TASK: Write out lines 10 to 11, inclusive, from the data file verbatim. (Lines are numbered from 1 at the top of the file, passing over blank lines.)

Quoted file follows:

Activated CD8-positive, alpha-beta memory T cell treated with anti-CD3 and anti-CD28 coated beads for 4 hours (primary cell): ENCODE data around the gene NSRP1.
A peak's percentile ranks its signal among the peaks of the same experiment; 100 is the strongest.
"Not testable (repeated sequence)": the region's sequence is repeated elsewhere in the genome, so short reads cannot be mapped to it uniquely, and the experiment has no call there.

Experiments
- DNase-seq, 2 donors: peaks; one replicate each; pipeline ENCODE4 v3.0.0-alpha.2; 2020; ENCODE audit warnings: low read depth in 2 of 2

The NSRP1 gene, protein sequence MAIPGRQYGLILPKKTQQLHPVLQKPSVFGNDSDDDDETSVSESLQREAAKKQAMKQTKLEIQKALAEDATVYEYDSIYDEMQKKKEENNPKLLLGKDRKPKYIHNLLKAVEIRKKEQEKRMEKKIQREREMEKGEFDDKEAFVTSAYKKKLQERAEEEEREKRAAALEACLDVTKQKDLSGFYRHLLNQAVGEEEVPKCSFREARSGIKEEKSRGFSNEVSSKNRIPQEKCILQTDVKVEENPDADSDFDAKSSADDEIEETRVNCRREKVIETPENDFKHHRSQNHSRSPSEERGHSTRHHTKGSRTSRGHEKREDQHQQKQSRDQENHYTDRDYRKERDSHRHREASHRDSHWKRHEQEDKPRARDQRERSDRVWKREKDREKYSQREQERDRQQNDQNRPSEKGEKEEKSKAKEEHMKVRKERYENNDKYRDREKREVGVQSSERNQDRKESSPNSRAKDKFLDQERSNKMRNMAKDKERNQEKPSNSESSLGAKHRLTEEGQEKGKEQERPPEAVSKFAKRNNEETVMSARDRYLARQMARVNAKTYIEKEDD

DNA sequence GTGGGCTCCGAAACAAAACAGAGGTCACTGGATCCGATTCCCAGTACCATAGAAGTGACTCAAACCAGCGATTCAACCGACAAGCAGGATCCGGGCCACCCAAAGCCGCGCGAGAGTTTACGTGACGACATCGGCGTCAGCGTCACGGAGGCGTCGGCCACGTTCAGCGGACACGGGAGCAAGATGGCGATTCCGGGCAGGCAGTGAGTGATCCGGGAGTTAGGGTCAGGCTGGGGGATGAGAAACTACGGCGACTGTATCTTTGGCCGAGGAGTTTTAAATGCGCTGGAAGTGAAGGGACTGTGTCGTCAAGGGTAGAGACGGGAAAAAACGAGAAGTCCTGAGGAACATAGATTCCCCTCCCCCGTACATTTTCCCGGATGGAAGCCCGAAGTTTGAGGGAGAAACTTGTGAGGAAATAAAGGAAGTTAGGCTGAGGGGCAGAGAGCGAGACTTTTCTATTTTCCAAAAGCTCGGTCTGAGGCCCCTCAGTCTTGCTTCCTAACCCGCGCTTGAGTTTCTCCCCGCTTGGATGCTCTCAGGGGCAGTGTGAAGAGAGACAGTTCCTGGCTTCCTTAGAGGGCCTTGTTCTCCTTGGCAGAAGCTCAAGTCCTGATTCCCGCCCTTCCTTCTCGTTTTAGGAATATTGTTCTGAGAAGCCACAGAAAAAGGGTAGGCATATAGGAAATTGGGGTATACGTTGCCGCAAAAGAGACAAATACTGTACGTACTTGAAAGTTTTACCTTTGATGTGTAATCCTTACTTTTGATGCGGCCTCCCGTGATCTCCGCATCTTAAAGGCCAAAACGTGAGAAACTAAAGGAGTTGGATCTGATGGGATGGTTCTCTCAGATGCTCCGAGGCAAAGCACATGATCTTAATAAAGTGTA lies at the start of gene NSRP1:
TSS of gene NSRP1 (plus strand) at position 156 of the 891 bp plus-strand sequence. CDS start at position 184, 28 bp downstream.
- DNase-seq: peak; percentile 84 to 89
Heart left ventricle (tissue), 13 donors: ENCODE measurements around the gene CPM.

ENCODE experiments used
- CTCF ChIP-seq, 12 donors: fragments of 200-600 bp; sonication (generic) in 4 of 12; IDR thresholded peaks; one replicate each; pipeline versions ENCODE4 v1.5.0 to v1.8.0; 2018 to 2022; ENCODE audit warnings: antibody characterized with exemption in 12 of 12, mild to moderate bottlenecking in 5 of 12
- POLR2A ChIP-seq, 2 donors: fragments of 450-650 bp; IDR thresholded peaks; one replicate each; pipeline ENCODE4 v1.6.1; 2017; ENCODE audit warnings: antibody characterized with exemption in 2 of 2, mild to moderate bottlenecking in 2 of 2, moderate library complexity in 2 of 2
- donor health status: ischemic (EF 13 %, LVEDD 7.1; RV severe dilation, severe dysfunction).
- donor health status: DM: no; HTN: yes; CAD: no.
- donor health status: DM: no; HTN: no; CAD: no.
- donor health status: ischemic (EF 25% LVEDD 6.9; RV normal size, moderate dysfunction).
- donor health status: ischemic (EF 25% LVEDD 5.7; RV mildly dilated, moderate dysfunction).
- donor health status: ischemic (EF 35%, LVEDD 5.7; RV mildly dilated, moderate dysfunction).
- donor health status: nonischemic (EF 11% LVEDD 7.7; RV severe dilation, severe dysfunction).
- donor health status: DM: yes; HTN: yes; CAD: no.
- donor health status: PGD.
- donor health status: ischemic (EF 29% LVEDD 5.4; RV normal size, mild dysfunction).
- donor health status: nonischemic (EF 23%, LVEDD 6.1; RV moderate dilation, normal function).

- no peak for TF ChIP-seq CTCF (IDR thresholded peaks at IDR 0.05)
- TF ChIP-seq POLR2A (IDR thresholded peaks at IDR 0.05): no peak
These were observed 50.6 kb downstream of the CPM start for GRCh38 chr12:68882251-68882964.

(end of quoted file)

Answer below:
Heart left ventricle (tissue), 13 donors: ENCODE measurements around the gene CPM.

ENCODE experiments used